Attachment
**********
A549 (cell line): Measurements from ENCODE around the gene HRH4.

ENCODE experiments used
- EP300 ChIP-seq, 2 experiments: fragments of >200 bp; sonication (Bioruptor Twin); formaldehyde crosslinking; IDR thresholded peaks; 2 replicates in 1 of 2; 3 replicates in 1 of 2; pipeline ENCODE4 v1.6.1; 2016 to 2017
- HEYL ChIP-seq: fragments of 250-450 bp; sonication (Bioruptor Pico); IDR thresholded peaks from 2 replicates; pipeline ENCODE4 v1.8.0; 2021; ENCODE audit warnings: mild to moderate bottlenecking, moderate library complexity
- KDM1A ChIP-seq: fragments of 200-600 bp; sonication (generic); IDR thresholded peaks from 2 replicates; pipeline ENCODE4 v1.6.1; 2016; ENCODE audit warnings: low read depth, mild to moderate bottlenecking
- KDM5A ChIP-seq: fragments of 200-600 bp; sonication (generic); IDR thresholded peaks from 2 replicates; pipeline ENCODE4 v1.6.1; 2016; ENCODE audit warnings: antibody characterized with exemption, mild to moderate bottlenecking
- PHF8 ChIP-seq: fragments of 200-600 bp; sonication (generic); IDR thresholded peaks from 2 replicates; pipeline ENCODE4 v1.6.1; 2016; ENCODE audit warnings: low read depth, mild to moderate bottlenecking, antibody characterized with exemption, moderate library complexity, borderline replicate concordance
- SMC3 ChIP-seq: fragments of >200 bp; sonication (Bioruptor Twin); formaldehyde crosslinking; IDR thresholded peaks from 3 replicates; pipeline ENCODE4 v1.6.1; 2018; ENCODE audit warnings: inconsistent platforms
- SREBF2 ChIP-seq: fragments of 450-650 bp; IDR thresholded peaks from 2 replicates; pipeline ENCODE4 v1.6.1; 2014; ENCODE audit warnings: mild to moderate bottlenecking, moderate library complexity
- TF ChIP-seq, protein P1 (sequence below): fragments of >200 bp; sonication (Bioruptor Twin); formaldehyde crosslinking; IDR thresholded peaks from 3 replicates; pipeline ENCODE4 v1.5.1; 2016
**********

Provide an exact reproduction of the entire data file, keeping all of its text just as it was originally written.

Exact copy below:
A549 (cell line): Measurements from ENCODE around the gene HRH4.

ENCODE experiments used
- EP300 ChIP-seq, 2 experiments: fragments of >200 bp; sonication (Bioruptor Twin); formaldehyde crosslinking; IDR thresholded peaks; 2 replicates in 1 of 2; 3 replicates in 1 of 2; pipeline ENCODE4 v1.6.1; 2016 to 2017
- HEYL ChIP-seq: fragments of 250-450 bp; sonication (Bioruptor Pico); IDR thresholded peaks from 2 replicates; pipeline ENCODE4 v1.8.0; 2021; ENCODE audit warnings: mild to moderate bottlenecking, moderate library complexity
- KDM1A ChIP-seq: fragments of 200-600 bp; sonication (generic); IDR thresholded peaks from 2 replicates; pipeline ENCODE4 v1.6.1; 2016; ENCODE audit warnings: low read depth, mild to moderate bottlenecking
- KDM5A ChIP-seq: fragments of 200-600 bp; sonication (generic); IDR thresholded peaks from 2 replicates; pipeline ENCODE4 v1.6.1; 2016; ENCODE audit warnings: antibody characterized with exemption, mild to moderate bottlenecking
- PHF8 ChIP-seq: fragments of 200-600 bp; sonication (generic); IDR thresholded peaks from 2 replicates; pipeline ENCODE4 v1.6.1; 2016; ENCODE audit warnings: low read depth, mild to moderate bottlenecking, antibody characterized with exemption, moderate library complexity, borderline replicate concordance
- SMC3 ChIP-seq: fragments of >200 bp; sonication (Bioruptor Twin); formaldehyde crosslinking; IDR thresholded peaks from 3 replicates; pipeline ENCODE4 v1.6.1; 2018; ENCODE audit warnings: inconsistent platforms
- SREBF2 ChIP-seq: fragments of 450-650 bp; IDR thresholded peaks from 2 replicates; pipeline ENCODE4 v1.6.1; 2014; ENCODE audit warnings: mild to moderate bottlenecking, moderate library complexity
- TF ChIP-seq, protein P1 (sequence below): fragments of >200 bp; sonication (Bioruptor Twin); formaldehyde crosslinking; IDR thresholded peaks from 3 replicates; pipeline ENCODE4 v1.5.1; 2016